Is Enterprise RSS Dead? Newsgator CEO: "Who cares?"

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Enterprise RSS promised to be far more than just Google Reader on steroids.

It allows groups to keep abreast of private updates using push technology without cluttering up e-mail. Similarly, I use SM2 everyday to monitor news about CrunchBase. Currently I get a daily e-mail, but it’d be nice if I could subscribe to a password-protected RSS feed.

On Monday, Marshall Kirkpatrick claimed enterprise RSS is dead–citing Newsgator’s continued infusion of cash as evidence the market is dead. Brad Feld responded with his thoughts on why enterprise RSS is alive.

Yesterday, I spoke with JB Holston, Newsgator’s CEO, and asked him for his thoughts:

You’re known for RSS readers–what problem do you want to be known for solving?

First, though our brand is associated with consumer RSS readers–FeedDemon, NetNewsWire, iPhone RSS reader–we never intended to build a consumer-focused product and flip it to Google. From the beginning, we were targeting the enterprise.

We want to be known for solving collaboration problems. We have social widgets, for example Reuters widgets use our technology. We also have a Social Sites application that basically turns Microsoft SharePoint into Facebook for the enterprise. [Screenshot below.]

Our enterprise RSS service has two sides: a Saas deployment used by approximately 150 vendors, and an on-premis server that sits behind the firewall–currently about 125 clients.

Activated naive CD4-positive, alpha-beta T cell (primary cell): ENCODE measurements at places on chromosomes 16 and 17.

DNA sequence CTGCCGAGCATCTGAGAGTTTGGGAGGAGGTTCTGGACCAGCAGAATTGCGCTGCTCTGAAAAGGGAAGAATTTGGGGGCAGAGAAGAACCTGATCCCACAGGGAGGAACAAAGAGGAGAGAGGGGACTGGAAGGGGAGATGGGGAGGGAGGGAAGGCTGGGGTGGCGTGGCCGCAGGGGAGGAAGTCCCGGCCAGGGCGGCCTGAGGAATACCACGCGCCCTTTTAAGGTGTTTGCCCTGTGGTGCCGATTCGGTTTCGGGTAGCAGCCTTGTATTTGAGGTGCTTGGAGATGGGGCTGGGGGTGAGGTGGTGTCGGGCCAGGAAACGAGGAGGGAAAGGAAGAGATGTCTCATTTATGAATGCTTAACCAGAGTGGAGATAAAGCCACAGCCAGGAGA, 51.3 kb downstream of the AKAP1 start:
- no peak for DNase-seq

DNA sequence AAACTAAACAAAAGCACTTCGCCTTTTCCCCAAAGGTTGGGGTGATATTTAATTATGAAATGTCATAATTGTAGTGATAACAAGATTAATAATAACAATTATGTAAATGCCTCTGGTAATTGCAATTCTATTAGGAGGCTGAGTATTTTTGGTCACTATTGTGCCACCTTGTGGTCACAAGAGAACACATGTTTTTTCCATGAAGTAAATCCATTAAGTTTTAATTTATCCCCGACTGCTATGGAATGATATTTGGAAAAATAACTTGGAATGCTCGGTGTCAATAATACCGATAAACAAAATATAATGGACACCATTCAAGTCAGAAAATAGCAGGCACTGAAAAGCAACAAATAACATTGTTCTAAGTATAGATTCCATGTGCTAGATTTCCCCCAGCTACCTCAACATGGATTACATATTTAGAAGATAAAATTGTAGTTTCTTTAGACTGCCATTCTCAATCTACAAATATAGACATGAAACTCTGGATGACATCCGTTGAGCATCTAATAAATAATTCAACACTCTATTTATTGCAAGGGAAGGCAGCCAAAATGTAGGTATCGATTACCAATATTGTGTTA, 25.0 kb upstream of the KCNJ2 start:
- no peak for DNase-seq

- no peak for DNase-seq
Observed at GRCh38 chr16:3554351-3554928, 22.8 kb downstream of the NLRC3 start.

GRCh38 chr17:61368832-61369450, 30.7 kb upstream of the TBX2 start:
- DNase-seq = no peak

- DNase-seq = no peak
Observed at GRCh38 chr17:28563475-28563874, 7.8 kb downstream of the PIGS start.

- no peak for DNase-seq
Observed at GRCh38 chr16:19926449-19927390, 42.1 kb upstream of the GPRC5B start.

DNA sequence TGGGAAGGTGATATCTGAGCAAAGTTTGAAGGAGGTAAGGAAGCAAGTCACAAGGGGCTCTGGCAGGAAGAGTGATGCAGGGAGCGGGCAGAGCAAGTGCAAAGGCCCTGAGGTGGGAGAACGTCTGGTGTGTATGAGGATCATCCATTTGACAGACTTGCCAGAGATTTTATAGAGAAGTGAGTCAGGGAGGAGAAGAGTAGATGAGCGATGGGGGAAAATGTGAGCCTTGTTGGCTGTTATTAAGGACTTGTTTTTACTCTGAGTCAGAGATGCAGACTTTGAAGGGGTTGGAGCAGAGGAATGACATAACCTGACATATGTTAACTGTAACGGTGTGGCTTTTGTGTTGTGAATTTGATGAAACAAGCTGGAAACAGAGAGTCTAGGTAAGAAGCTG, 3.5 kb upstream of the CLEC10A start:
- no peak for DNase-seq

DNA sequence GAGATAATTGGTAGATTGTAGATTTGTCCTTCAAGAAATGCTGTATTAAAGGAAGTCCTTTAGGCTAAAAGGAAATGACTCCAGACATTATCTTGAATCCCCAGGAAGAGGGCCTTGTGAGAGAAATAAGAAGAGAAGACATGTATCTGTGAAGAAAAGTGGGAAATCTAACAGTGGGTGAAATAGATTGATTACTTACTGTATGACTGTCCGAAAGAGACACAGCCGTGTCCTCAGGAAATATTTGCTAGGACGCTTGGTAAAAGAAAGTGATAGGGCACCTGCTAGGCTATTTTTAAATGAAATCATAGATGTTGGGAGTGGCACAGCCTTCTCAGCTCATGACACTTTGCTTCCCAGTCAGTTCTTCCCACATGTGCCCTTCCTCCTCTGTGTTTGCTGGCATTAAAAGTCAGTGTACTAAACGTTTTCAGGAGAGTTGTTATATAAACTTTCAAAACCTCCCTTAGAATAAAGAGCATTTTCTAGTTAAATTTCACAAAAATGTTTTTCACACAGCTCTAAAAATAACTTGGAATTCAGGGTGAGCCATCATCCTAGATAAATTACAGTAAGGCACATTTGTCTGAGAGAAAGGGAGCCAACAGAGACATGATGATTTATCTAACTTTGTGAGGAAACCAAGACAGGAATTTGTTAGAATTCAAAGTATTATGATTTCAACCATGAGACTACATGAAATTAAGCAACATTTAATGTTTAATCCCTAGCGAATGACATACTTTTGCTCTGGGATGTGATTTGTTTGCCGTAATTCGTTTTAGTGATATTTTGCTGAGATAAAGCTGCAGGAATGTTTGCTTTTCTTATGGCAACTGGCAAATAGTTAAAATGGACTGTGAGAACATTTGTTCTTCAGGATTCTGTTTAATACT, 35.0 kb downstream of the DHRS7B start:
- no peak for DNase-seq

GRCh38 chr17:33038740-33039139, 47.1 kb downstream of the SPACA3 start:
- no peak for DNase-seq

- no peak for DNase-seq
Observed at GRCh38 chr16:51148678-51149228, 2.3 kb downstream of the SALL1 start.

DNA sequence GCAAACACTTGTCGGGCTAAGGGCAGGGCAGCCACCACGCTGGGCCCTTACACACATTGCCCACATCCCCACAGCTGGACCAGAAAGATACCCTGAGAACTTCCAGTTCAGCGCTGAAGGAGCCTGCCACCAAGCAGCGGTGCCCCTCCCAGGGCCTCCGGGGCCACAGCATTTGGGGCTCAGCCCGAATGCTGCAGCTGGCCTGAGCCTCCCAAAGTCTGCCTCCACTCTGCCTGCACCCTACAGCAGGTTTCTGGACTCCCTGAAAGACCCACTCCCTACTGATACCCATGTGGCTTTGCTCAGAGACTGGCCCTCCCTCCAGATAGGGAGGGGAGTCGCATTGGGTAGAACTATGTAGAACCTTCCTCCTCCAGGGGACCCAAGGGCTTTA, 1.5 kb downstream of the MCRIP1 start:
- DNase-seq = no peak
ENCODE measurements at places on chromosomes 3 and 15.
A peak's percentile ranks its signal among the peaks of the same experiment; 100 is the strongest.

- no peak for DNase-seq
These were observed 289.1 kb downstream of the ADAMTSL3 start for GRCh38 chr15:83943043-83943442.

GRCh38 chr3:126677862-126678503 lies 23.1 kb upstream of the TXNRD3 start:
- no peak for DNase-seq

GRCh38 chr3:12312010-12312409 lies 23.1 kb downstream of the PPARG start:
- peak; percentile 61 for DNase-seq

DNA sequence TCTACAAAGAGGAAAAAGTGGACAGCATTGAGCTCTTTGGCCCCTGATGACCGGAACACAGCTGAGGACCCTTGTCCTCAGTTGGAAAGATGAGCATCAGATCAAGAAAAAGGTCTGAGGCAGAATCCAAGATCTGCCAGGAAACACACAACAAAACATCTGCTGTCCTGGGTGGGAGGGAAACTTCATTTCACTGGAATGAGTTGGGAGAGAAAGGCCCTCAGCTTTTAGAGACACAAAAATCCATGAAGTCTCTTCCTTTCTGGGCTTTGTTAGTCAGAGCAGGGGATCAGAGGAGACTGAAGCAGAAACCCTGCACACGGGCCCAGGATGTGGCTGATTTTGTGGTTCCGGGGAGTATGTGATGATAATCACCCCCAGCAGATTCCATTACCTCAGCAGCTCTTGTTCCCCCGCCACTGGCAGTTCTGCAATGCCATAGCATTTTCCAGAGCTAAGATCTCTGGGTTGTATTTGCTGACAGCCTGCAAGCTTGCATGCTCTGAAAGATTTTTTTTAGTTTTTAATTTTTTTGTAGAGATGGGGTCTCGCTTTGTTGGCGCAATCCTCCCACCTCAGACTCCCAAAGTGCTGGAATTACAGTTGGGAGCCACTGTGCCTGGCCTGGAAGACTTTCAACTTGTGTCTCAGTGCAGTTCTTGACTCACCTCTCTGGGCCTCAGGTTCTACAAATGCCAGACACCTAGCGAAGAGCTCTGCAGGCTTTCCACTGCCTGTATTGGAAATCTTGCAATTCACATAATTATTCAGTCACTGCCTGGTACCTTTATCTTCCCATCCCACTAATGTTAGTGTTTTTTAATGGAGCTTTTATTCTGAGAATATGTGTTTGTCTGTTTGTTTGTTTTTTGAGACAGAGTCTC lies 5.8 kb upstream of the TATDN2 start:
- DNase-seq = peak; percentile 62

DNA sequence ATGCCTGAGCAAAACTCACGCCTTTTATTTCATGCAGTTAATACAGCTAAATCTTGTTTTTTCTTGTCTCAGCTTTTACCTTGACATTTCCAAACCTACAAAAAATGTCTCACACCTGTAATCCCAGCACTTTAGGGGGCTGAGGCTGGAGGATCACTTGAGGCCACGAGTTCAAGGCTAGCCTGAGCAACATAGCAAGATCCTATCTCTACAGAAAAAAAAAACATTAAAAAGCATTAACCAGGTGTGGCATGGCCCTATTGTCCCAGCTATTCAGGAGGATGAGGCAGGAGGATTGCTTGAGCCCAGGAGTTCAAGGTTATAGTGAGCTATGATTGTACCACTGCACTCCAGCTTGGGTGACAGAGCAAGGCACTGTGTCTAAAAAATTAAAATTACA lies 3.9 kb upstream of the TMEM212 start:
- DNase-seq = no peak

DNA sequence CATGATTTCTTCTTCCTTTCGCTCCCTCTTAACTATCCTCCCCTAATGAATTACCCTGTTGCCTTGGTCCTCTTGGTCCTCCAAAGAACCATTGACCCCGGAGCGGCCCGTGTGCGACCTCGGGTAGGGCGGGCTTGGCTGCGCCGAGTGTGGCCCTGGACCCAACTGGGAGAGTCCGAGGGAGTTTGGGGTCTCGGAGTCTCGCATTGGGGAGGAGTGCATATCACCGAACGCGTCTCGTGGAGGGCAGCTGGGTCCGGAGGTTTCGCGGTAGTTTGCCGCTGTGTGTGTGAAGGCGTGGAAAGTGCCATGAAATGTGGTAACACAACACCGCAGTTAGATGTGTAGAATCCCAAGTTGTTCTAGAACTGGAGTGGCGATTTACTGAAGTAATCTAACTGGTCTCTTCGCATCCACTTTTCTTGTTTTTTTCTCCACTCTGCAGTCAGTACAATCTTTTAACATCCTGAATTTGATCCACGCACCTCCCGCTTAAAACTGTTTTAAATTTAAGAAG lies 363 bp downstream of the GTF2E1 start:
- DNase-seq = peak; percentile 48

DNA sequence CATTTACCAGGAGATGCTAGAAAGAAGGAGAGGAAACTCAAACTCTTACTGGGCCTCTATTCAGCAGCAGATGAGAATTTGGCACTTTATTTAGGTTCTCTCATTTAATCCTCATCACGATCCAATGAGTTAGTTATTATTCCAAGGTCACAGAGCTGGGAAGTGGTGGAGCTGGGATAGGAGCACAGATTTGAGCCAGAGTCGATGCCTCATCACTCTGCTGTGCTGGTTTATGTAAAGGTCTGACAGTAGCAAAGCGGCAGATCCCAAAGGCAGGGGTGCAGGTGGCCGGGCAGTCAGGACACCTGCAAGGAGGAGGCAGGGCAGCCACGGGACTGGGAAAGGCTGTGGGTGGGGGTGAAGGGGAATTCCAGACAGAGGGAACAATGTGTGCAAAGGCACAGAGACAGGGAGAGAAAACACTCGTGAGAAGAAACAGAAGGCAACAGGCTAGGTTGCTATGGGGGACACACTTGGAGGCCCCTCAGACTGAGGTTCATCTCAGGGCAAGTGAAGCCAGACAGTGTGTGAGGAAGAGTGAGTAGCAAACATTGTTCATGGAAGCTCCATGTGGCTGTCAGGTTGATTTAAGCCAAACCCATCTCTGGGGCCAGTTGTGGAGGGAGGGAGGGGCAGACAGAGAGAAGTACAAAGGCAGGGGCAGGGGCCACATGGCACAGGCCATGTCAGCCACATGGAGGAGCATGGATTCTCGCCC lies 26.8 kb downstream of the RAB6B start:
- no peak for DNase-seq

Why do you keep raising cash?

Newsgator was first funded four and half years ago–really, we’ve had three rounds of funding from separate groups. Technically it’s been six rounds, but only three events with different lead investors. So far we’ve raised $39 million.

This seems like a lot if we were just an iPhone developer (our iPhone application made TIME magazine’s top 10 list), but as I said before, we’re very focused on the enterprise. Raising $39 million is common in this space.

What’s your response on the death of enterprise RSS?

Who cares? It doesn’t have to be called enterprise RSS because that’s just the backend protocol. From our perspective, enterprise RSS–whether deployed for CMS, or portal enhancement, or social computing, or replaicing external information sources–is just the enabling technology.

Our customer’s don’t come to us and say “we want enterprise RSS”. They come with specific problems like “fix our portal”, “help us drive collaboration”, etc, and then we go use RSS. They don’t care how it happens.

From our point of view, the conversation has moved beyond RSS in the blogosphere. It’s a little startling to see people saying “because enterprise startups require cash, the enterprise RSS market is dead.”

RSS is fabulous technology, and if no one is talking about it, that’s just because the market matured to emphasizing solutions, not technologies.

It’s certainly an interesting argument, but I don’t think the market’s moved into understanding the power of enterprise RSS.

Maybe we’re just too stuck with bad inbox habits to worry about disentangling news from our inboxes. Certainly we’re just beginning to use online collaboration without having to think about it. Only time will tell how deeply RSS penetrates the enterprise.

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